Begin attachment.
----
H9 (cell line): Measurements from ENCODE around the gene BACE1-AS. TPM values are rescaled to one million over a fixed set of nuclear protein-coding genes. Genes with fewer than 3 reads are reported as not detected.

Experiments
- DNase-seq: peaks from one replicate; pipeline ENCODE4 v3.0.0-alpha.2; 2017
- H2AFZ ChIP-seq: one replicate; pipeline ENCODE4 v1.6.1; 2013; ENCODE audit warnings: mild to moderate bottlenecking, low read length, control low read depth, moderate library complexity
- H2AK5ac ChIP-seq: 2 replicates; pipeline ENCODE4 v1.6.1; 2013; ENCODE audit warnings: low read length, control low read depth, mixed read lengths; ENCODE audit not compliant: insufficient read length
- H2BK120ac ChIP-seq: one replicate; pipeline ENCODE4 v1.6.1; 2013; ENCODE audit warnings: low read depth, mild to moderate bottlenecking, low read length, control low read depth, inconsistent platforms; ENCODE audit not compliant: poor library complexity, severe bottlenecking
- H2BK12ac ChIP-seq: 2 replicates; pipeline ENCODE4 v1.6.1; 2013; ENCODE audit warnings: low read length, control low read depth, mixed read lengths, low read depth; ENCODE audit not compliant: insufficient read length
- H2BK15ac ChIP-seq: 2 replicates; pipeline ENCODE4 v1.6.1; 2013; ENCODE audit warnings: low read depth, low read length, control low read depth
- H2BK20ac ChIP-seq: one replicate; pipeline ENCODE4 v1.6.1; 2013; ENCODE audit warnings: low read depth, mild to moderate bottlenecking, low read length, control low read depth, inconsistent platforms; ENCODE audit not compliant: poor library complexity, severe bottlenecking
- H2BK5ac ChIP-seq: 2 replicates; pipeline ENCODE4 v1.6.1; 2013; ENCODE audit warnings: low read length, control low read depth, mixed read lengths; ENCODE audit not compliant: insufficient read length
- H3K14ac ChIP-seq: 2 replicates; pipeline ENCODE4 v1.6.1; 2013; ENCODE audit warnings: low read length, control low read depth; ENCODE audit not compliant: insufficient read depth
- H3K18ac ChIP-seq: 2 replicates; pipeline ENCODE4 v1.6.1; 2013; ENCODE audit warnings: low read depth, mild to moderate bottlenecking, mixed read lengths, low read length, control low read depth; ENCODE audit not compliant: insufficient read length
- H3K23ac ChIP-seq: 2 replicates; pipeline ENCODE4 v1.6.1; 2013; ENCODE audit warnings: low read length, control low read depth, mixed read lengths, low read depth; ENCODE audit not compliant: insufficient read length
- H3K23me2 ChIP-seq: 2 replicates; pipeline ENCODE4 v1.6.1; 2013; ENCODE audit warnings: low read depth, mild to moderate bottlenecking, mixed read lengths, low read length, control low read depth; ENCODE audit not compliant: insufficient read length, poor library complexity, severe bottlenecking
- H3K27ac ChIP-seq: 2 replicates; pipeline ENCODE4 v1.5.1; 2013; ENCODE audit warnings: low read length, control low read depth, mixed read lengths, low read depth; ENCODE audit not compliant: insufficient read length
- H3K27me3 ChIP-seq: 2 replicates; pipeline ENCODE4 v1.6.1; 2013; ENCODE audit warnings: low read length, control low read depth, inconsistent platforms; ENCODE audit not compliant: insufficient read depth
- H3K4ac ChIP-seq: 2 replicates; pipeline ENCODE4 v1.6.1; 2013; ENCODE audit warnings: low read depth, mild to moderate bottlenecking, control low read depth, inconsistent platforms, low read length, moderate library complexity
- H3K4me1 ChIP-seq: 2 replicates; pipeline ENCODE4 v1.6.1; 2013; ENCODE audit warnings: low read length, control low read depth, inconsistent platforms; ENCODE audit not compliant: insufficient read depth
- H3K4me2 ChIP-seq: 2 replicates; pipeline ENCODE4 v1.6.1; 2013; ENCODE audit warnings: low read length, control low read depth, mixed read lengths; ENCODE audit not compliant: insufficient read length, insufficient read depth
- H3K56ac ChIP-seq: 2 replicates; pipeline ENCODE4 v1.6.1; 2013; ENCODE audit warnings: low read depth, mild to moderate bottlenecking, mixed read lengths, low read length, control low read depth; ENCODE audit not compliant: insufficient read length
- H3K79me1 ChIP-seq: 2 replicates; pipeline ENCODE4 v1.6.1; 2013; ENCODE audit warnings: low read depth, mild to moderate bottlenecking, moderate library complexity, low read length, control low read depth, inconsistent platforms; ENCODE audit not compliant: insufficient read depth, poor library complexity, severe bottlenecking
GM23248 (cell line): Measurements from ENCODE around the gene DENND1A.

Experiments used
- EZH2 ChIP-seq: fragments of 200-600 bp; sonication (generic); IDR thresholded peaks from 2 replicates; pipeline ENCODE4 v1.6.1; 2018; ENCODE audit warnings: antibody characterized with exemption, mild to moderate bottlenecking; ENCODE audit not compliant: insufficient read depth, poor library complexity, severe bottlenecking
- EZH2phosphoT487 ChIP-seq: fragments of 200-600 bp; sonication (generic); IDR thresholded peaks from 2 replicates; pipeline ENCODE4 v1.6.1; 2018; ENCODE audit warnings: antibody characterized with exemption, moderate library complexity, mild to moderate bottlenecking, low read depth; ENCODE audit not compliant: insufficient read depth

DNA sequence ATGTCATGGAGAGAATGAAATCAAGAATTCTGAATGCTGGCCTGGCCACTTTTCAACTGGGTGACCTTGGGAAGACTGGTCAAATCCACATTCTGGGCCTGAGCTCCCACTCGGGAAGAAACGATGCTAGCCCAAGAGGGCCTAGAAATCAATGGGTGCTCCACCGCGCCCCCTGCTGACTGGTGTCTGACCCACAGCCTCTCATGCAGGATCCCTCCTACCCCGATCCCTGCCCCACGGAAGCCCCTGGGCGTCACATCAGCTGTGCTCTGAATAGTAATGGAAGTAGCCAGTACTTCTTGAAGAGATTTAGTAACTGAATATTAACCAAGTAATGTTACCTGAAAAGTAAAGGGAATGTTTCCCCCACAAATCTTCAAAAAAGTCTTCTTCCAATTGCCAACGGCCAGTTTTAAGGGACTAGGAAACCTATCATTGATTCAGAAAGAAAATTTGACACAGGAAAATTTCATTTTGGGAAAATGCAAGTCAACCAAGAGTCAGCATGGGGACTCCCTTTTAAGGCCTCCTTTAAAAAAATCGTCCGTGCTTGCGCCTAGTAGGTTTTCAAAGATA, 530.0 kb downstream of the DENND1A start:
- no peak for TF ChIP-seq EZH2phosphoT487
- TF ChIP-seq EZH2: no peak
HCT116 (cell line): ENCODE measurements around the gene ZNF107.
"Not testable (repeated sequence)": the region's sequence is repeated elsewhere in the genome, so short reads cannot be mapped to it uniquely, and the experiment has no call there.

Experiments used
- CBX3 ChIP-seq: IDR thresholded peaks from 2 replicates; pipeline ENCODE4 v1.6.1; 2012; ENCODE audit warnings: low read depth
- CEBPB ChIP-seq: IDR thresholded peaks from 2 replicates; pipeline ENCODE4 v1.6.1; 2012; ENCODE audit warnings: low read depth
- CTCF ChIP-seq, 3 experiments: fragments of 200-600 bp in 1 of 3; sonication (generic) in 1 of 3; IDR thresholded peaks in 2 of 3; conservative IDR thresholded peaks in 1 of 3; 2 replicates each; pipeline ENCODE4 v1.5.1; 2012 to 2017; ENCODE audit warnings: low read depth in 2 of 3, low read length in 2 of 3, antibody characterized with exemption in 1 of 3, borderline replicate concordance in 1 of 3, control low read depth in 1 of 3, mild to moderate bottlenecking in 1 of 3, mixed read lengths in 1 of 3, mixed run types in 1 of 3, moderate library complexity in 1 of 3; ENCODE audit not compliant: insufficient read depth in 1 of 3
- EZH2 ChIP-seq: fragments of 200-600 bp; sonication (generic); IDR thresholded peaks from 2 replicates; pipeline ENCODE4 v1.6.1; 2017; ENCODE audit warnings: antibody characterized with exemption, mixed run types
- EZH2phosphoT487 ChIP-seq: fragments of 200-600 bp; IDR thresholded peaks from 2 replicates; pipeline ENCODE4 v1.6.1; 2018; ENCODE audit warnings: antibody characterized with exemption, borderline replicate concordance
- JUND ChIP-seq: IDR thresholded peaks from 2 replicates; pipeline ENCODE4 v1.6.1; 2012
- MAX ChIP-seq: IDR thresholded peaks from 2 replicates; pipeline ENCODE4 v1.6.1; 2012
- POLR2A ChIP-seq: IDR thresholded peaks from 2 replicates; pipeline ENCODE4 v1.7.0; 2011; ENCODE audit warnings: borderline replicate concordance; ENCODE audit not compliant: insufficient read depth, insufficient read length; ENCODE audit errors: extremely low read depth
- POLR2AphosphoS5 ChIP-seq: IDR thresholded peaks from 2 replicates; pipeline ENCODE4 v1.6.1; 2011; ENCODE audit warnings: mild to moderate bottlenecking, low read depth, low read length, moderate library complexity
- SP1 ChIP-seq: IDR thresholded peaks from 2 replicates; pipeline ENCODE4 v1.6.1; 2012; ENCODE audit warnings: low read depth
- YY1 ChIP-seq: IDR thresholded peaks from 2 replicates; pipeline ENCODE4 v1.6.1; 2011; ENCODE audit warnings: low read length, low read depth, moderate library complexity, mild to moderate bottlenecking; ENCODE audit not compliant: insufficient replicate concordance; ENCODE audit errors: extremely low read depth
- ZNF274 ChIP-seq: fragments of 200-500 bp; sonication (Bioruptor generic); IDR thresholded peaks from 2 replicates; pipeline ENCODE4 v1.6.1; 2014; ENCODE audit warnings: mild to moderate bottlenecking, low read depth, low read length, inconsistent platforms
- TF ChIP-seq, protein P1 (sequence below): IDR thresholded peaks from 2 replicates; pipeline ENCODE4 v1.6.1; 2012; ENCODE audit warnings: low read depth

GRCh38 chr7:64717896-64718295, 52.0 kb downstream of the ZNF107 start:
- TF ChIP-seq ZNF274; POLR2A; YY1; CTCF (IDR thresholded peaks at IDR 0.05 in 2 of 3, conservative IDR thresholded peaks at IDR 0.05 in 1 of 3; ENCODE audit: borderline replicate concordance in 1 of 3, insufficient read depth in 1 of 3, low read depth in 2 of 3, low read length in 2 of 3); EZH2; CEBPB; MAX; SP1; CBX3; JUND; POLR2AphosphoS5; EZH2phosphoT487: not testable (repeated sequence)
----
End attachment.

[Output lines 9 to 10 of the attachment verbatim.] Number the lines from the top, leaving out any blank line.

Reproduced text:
- H2BK20ac ChIP-seq: one replicate; pipeline ENCODE4 v1.6.1; 2013; ENCODE audit warnings: low read depth, mild to moderate bottlenecking, low read length, control low read depth, inconsistent platforms; ENCODE audit not compliant: poor library complexity, severe bottlenecking
- H2BK5ac ChIP-seq: 2 replicates; pipeline ENCODE4 v1.6.1; 2013; ENCODE audit warnings: low read length, control low read depth, mixed read lengths; ENCODE audit not compliant: insufficient read length